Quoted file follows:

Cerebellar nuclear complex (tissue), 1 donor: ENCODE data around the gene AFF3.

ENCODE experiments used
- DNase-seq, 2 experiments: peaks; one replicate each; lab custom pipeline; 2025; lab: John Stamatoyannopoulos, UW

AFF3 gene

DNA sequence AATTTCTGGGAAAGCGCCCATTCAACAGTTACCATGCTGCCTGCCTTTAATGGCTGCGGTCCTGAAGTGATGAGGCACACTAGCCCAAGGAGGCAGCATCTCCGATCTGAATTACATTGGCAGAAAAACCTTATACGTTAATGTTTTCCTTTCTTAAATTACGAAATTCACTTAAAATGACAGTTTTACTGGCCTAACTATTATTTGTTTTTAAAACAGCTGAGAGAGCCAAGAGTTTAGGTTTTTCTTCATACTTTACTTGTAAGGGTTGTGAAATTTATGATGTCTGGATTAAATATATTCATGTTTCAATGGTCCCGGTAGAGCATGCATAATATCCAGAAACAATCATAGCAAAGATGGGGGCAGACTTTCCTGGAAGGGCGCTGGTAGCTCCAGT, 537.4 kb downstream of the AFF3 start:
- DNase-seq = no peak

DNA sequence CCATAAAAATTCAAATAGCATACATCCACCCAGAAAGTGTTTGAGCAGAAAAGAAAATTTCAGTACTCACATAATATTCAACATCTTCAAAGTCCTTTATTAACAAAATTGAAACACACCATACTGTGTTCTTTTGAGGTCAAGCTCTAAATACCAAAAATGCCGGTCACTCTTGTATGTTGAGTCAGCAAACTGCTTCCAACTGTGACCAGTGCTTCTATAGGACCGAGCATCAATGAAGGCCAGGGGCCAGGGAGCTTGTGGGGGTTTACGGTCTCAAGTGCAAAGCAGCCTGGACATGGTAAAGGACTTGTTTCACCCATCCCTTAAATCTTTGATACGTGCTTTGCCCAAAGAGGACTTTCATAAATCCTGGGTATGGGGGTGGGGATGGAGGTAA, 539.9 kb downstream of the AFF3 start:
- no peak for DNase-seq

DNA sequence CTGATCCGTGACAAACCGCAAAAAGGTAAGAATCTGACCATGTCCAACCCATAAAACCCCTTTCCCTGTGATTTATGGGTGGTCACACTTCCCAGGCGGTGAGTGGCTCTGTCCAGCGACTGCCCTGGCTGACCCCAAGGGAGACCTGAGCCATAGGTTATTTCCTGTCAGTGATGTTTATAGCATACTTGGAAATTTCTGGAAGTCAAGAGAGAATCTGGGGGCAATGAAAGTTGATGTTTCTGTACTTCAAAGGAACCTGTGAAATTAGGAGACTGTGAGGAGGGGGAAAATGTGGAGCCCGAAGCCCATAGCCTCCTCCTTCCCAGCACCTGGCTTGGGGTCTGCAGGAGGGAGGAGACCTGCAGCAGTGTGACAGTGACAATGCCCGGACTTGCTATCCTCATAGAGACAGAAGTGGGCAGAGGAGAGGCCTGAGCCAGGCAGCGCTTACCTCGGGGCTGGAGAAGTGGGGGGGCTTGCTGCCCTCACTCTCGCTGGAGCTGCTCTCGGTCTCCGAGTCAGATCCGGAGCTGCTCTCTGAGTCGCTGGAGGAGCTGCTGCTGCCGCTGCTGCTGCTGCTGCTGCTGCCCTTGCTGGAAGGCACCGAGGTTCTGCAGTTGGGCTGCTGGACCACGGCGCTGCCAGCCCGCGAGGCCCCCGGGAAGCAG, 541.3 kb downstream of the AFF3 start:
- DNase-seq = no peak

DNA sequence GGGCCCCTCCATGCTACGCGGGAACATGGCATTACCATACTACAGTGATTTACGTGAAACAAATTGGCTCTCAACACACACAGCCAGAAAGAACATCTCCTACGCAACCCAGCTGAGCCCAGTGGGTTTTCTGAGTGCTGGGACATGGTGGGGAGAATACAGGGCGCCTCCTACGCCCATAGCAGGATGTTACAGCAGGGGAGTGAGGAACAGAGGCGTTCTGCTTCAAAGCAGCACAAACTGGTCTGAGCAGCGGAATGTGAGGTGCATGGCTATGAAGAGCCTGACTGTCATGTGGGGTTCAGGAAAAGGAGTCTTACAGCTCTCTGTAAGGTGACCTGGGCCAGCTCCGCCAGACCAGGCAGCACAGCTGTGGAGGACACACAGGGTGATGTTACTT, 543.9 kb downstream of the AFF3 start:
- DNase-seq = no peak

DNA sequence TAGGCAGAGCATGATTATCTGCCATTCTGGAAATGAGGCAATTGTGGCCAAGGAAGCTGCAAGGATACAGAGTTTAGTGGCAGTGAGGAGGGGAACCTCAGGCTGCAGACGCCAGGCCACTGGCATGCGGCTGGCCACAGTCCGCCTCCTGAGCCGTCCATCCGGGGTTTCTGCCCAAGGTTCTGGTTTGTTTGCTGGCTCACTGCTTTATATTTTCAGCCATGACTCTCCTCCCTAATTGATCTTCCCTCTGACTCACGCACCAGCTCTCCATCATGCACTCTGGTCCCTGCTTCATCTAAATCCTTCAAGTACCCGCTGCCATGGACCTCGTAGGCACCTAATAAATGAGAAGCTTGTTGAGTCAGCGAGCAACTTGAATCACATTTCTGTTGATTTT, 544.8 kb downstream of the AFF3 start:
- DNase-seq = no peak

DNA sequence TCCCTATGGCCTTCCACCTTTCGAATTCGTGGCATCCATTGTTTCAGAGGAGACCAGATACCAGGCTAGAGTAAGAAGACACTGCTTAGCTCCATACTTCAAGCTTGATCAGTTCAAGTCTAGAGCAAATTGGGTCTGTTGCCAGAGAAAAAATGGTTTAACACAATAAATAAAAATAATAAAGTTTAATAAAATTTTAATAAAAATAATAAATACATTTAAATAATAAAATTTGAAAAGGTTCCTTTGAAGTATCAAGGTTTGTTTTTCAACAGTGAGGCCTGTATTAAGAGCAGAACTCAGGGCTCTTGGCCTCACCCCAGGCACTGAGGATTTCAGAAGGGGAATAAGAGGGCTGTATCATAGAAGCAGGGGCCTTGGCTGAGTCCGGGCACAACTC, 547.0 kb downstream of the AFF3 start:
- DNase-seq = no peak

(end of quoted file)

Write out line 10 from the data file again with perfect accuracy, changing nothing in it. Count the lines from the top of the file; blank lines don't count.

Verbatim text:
- DNase-seq = no peak